Aerospace AMDefenseDrones/UAVEngineering

Nomad Prototypes unveils resin 3D printed drone

Achieving wall thicknesses of 500 microns using Liqcreate resin and nTop software

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Nomad Prototypes, a UAE-based aerospace engineering company, has reportedly unveiled a drone, which has been 3D printed with resin, instead of more commonly used thermoplastics. The company’s first generation drone, powered by a 7000 mAh battery, can fly for 37 minutes without payload and 22 minutes with a 500g payload. The company is involved in researching a variety of different 3D printing methods, with the ultimate aim of producing the largest 3D printed plastic drone in the world.

According to Nomad Prototypes, the problem with 3D printing drones with FDM arises due to the anisotropic nature of FDM printing, where the printed part has differences in strength depending on the part orientation. While this is acceptable for smaller drones such as multirotor and small planes, the weaknesses between the layers of FDM-printed parts become problematic when scaling up. Specifically, the complex dynamics experienced by a fixed-wing aircraft means that the structural walls need to be printed thicker to compensate for the anisotropy. In short, the weight of the drone increases significantly with the thickening of the structure, yet the overall strength remains lower than what can be achieved with traditional composite manufacturing methods, such as fiberglass or CFRP.

The company has researched multiple 3D printing methods, including FDM, SLA, SLS, MJF, and FGF, over the past decade. The company’s current roadmap to building the world’s largest 3D printed plastic drone involves the use of both SLA and pellet extrusion.

Nomad Prototypes unveils resin 3D printed drone - achieving wall thicknesses of 500 microns using Liqcreate resin and nTop software.

The company’s first-generation drones are small multirotor drones constructed using Liqcreate StrongX resin, a dual-cure photopolymer resin that undergoes UV and thermal curing for enhanced strength. The second-generation resin drone will feature a modular design that can convert to a fixed-wing/VTOL configuration, again utilizing strong resins and topology optimization for thin, durable wing skins.

“With Liqcreate resin and nTop software, we’ve achieved incredibly thin wall thicknesses of 500 microns,” said Phillip Keane, Founder of Nomad Prototypes. “The internal lattice structure supports the walls during printing, enabling much thinner skins than previously possible.”

The third generation will expand to a 3.2m wingspan, using high-strength composite pellets. The large-scale drone will have a maximum takeoff weight of around 15kg, and will be optimized for low-speed flights, to reduce stresses on the airframe. The company plans to fly this aircraft for a Guinness World Record attempt.

“These composite pellets have a tensile strength that is comparable to aluminum,” said Keane. “When the ‘weak’ interlayer strength of your pellet printed parts is three times stronger than the best commercially available FDM filaments, then the problem of anisotropy quickly disappears. You can print thin walls while maintaining superior part strength.”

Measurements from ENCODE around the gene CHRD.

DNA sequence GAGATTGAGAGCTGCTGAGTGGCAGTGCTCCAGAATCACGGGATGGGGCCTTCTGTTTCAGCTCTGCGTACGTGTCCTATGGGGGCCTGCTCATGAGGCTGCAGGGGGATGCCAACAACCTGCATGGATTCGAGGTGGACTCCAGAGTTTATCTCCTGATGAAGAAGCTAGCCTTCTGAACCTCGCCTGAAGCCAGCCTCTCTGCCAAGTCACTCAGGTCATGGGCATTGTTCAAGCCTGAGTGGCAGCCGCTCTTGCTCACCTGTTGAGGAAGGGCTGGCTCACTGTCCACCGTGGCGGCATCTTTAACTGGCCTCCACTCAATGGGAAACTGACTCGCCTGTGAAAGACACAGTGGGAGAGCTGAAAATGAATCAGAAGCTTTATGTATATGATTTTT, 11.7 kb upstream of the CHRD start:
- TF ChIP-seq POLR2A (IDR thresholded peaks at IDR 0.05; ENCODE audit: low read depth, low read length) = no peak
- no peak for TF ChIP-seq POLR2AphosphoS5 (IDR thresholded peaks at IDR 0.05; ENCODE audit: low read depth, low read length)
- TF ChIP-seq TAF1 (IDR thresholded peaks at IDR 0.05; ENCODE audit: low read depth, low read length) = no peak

Nomad Prototypes unveils resin 3D printed drone - achieving wall thicknesses of 500 microns using Liqcreate resin and nTop software.

Nomad Prototypes will continue refining their resin drone designs before scaling up to the pellet-printed versions – ensuring that the company perfects the flight dynamics and the assembleability of their design at a smaller scale before committing to the larger design.

Ultimately, the company believes that it will be possible to 3D print a composite aircraft that is capable of carrying a human being, and that the scaling up of 3D printed fixed-wing drones is necessary in order to achieve this.

“It’s certainly possible to 3D print a wing out of metal that could support the weight of a human being in flight, although it would be extremely expensive to do so at present”, said Keane. “Given the advances in composite 3D printing, and even pellet printing, it’s not inconceivable that someone could 3D print a small composite aircraft capable of carrying a human in the not-too-distant future. Just 5 years ago, if someone would have told me that it’s possible to print pellets with strength comparable to aluminum, I would not have believed them. Yet here we are. The 3D printing industry moves very fast.”

Nomad Prototypes will showcase the project at the ‘Make it in the Emirates’ pitch contest at the Abu Dhabi Energy Center on Monday, May 27th.

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Composites AM 2024

746 composites AM companies individually surveyed and studied. Core composites AM market generated over $785 million in 2023. Market expected to grow to $7.8 billion by 2033 at 25.8% CAGR. This new...

Edward Wakefield

Edward is a freelance writer and additive manufacturing enthusiast looking to make AM more accessible and understandable.

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